Sustainability in the local alcohol industry has remained a constant throughout this series. Producing distilled spirits requires more energy than beer and wine production, and almost of the water used in the distillation process ends up as waste. To combat this, many local distillers are purchasing grain from local organic farmers, reusing liqueur barrels, and turning their waste into energy.
Our second segment in the three part series, “Please, Drink Sustainably” takes our hosts Alex Truelove, Becca Baylor, and Rebecca Hardin to the vineyards of Michigan with the help of Black Star Farms‘ managing member and winemaker, Lee Lutes, and principal and co-founder of 5 Lakes Energy, Liesl Clark.
In this first episode of our three part series called “Please, Drink Sustainably,” our guests Kris Spaulding, co-founder of Brewery Vivant, and Brian Tennis, owner and operator of the Michigan Hop Alliance taught hosts Harry Rice, Becca Baylor, Ed Waisanen, and Alex Truelove all about the sustainability innovations in beer production happening right here in the mitten.
It’s the finale of our three part series on climate change. This week our hosts Becca Baylor, Ed Waisanen, and Alex Truelove investigate the implications of climate change on agriculture, especially on cherries in northern Michigan. They are joined on the phone by Jim Nugent, the director of the Leelanau Conservancy; Nikki Rothwell, the coordinator of the Northwestern Michigan Horticultural Research Station; and in studio by Dr. Paige Fischer, Assistant Professor in the School of Natural Resources and Environment. Continue reading Cherries of Change: Adaptation by Michigan Farmers→
This week we are on the phone with Dr. Brian D. Fath, professor in the Department of Biological Sciences at Towson University, and a major contributor to the newly published book, Flourishing Within Limits to Growth: Following nature’s way. We are joined in the studio by Joey Zhouyuan Li, a Ph.D student in the School of Environment at Tsinghua University, China, who is currently a visiting scholar at Towson under Professor Fath. We also welcome two new additions to the IHIH team: first-year SNRE master’s students Alex Truelove and Ed Waisanen. Alex recently transitioned to SNRE from a career in music and is studying Sustainable Systems at SNRE. Ed is an Ann Arbor native who has recently returned to Michigan to study Environmental Policy and Planning.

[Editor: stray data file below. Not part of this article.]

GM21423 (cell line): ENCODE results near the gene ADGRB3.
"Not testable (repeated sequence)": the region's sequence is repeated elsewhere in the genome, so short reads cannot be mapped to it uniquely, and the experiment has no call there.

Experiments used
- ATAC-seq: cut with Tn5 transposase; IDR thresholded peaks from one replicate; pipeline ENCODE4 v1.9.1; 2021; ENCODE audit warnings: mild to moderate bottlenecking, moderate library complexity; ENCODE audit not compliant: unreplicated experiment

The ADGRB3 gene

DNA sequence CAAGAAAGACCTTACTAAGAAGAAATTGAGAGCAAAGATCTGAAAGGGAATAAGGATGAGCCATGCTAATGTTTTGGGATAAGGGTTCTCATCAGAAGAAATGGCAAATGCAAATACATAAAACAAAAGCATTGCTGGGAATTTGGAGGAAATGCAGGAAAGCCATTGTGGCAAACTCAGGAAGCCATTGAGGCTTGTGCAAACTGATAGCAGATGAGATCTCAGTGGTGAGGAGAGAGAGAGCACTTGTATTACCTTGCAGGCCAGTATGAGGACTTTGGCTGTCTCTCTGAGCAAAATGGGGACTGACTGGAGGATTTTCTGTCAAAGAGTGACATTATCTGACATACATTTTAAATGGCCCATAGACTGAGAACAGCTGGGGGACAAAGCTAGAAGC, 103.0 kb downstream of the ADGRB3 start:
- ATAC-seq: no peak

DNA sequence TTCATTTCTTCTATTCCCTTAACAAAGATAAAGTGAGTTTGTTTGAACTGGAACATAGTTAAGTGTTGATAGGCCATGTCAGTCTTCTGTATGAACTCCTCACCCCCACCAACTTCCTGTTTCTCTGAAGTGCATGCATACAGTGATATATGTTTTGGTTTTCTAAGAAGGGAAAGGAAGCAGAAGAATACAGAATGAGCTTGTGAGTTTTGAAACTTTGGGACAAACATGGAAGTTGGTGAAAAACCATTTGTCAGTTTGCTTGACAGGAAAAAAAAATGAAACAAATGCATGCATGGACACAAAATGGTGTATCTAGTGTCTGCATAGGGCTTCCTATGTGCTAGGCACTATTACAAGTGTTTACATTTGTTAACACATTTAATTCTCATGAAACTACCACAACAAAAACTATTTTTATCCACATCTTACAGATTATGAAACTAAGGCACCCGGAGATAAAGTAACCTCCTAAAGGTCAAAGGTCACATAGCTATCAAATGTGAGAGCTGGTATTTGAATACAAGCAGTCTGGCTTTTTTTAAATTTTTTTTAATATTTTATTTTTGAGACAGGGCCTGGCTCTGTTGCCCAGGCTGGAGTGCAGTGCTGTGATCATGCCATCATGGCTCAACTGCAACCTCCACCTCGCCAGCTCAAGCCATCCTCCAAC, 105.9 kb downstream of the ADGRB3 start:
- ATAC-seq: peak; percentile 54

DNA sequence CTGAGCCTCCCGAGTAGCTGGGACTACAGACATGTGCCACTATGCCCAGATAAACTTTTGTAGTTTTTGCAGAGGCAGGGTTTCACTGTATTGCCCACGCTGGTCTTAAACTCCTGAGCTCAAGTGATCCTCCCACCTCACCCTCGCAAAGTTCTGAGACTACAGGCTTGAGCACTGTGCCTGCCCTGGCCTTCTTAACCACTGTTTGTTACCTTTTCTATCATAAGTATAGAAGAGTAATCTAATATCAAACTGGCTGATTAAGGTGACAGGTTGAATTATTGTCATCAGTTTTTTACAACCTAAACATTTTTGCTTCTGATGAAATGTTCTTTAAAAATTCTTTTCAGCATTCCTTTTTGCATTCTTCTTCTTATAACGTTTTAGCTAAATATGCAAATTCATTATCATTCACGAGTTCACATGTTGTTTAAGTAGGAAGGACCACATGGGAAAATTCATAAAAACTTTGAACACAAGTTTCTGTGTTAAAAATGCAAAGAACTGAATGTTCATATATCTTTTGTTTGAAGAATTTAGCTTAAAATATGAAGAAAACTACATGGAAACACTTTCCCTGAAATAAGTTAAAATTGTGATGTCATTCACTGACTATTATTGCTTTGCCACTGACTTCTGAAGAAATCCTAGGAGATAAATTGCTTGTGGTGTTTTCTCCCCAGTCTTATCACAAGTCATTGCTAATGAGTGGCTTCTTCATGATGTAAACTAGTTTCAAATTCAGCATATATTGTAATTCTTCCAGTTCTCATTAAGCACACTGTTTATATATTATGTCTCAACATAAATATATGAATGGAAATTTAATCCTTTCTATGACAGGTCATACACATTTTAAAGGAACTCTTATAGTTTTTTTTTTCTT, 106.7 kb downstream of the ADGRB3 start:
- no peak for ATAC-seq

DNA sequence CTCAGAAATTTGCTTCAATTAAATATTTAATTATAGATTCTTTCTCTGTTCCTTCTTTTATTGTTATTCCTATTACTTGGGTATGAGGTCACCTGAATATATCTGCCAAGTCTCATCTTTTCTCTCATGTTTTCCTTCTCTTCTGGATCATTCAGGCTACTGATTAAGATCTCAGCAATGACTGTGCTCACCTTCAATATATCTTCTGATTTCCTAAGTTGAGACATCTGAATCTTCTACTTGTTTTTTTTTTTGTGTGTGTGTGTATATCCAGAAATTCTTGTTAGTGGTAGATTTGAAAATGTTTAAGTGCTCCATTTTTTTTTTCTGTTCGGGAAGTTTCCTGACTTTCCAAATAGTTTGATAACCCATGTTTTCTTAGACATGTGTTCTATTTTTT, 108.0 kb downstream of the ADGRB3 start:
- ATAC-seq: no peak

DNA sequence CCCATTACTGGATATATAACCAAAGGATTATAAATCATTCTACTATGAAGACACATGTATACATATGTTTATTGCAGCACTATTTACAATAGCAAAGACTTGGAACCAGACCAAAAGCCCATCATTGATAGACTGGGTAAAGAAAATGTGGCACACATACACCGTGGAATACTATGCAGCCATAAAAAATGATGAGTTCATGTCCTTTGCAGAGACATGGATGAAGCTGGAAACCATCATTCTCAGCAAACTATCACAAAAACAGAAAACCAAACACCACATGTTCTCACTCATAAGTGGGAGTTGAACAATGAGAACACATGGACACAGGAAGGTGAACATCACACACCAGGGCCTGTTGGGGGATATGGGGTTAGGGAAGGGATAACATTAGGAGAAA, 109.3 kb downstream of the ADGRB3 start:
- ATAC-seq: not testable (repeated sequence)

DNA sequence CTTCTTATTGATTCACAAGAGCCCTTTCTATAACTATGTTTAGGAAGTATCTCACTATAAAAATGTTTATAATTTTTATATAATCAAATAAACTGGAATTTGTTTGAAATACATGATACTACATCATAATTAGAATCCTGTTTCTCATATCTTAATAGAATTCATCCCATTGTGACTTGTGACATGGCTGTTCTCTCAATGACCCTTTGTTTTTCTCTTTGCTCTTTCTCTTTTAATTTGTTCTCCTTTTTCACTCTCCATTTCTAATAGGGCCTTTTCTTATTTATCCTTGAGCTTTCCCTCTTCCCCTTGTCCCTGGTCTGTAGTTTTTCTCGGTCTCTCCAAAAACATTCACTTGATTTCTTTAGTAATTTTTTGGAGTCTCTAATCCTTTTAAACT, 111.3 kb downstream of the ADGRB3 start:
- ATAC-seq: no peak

This week’s show brings our listeners more than an hour of in-depth analysis and lively conversation on the challenges of climate change planning, both in Ethiopia and across the diverse governance landscape of East and North Africa. Tying in closely with a case study newly developed by a team of SNRE students for the pilot project “Michigan Sustainability Cases,” the broadcast explores the complexity of crafting effective and equitable adaptation policy. Specifically, we ask how national adaptation plans are made? By and for whom? What are the decision-making criteria? And what could these criteria fail to account for? Bringing together legal, anthropological, and environmental expertise, the broadcast takes adaptation policy as the starting point for a broad-ranging dialogue on climate change impacts, social conflict across ethno-linguistic groups, and national planning as a tool of marginalization.
*Vamping is to repeat a short, simple passage of music until otherwise instructed.
In today’s show, we focus our chat on the Michigan Mackinac pipeline and recent SNRE grad Katie Browne’s experience on capacity-building projects in Gabon. In addition, we vamped about our favorite non-American foods and non-English languages, and shared a letter from Rebecca Hardin in Hyderabad, India about her sustainability-case teaching experience to scholars from around the world. Continue reading Mackinac Pipeline + Project in Gabon + IHIH Summer Vamping→